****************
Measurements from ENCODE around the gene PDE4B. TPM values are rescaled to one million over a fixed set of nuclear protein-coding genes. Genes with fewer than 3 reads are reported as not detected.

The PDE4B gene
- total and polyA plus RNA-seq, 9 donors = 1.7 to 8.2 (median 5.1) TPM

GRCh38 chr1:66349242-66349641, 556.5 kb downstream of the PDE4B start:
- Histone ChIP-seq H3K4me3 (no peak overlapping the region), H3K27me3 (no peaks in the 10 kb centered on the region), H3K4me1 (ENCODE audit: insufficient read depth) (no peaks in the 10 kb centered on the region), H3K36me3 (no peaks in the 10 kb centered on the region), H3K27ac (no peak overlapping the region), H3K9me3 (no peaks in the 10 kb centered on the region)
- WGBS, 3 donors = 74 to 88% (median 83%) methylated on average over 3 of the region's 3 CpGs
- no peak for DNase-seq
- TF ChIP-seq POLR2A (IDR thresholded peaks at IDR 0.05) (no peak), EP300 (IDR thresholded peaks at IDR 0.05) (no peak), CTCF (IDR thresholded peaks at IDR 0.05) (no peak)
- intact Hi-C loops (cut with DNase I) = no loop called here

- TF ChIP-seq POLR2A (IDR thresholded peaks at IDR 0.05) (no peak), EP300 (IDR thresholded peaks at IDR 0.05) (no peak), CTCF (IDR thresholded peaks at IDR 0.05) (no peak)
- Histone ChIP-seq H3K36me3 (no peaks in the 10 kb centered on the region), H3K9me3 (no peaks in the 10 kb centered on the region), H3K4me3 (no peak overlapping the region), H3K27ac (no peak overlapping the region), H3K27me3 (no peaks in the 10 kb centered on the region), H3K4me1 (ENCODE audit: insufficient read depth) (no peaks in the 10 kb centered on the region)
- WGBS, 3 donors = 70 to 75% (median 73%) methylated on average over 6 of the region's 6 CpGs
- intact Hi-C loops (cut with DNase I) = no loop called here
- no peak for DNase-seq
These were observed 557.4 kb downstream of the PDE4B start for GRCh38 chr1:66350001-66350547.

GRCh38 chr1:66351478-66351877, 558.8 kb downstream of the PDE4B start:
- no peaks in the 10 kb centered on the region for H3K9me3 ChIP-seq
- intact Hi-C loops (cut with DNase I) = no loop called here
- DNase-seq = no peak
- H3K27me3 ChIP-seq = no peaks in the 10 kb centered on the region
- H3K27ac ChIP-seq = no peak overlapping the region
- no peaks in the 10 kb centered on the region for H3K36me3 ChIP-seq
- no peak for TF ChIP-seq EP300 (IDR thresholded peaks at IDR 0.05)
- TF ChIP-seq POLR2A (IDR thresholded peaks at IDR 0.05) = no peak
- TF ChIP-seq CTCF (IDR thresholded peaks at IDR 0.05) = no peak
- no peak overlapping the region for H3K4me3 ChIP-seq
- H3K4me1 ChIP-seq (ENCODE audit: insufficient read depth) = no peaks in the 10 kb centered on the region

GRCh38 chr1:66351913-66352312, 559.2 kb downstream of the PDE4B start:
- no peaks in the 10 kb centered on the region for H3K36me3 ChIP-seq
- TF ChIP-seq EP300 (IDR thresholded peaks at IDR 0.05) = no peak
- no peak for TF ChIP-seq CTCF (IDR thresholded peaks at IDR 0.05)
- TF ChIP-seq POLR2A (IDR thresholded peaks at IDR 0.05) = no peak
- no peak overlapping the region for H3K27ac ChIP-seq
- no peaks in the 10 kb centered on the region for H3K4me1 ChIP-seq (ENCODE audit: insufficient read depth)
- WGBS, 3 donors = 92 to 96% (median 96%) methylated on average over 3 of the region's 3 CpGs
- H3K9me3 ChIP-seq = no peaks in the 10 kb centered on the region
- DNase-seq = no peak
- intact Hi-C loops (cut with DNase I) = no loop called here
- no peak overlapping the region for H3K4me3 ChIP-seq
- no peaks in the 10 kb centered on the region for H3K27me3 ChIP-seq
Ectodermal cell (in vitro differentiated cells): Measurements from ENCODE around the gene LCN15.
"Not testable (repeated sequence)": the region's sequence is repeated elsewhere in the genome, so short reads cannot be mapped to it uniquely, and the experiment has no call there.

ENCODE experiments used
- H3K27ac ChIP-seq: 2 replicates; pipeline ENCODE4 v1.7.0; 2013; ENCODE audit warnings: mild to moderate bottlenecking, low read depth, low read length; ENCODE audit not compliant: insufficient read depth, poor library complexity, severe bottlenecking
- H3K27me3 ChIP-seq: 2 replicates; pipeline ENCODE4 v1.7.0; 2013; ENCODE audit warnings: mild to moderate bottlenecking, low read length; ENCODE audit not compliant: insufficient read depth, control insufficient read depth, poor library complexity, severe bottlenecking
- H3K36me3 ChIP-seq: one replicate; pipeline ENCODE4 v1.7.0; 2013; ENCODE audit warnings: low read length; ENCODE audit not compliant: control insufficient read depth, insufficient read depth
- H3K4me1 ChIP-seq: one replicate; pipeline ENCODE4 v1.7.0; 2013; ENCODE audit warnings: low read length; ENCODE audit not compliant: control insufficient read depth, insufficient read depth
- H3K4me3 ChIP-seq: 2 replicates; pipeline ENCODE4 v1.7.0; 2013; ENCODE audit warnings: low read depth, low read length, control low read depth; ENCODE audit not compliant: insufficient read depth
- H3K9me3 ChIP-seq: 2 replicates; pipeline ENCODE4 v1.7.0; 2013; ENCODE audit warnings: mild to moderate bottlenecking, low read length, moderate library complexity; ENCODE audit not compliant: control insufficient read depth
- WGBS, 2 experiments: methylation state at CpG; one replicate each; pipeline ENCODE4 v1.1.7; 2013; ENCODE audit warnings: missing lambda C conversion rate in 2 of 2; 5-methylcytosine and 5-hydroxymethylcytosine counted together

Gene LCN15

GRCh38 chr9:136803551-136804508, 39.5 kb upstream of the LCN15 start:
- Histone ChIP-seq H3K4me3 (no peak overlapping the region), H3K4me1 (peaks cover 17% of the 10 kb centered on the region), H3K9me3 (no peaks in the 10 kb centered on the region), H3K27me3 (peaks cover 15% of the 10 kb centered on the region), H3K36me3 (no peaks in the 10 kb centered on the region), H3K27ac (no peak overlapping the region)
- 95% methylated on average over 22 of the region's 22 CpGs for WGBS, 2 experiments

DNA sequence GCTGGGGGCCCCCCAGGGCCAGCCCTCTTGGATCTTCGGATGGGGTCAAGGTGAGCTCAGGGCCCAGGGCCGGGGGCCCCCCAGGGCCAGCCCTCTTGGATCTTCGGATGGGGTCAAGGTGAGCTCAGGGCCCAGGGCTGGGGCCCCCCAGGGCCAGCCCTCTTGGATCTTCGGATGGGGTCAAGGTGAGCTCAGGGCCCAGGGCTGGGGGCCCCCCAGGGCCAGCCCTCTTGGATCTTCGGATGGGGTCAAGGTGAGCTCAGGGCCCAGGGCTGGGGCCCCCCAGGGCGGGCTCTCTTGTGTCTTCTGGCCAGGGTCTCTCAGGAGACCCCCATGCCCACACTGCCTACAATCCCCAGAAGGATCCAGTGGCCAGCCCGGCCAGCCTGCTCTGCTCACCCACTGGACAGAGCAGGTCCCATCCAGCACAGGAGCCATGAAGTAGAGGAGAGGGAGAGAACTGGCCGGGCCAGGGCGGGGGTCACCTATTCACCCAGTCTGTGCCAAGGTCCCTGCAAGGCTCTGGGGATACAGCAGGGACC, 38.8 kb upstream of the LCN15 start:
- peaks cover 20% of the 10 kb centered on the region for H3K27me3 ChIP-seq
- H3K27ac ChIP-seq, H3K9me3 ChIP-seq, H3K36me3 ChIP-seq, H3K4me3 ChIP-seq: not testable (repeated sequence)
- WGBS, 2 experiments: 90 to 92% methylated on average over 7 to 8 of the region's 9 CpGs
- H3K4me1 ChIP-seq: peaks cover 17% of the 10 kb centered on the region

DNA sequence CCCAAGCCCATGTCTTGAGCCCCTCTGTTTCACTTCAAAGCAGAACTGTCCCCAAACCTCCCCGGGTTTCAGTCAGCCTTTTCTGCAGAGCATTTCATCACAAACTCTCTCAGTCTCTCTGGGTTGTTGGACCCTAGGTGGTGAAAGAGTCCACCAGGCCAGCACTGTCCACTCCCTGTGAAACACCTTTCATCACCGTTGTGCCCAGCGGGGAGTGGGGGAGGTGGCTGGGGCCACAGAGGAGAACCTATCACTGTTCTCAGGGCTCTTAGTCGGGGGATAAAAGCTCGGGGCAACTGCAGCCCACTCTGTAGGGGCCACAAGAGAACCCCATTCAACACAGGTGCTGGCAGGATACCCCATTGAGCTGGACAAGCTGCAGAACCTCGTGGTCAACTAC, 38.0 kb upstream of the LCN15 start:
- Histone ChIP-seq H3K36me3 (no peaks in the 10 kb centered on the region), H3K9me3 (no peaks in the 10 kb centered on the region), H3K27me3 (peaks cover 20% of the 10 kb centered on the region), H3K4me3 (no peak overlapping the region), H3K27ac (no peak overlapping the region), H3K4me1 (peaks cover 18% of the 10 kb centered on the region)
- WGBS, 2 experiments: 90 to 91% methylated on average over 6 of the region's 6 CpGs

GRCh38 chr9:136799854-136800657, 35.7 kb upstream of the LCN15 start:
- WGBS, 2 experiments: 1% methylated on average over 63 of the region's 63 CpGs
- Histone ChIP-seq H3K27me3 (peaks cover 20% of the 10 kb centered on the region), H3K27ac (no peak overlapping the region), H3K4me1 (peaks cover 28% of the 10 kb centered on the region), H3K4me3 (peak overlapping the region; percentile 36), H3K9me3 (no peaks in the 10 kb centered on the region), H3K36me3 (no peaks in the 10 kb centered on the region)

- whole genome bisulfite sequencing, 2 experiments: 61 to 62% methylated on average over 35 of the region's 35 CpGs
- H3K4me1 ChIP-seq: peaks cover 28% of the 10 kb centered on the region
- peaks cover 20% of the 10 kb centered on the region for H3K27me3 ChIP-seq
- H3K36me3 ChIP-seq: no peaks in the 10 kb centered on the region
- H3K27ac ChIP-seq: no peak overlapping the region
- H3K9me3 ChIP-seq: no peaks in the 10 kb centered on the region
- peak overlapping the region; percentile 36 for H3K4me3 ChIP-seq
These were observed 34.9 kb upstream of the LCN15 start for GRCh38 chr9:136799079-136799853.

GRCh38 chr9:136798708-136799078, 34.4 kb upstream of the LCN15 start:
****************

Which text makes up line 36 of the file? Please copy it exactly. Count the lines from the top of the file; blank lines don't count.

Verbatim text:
- H3K9me3 ChIP-seq = no peaks in the 10 kb centered on the region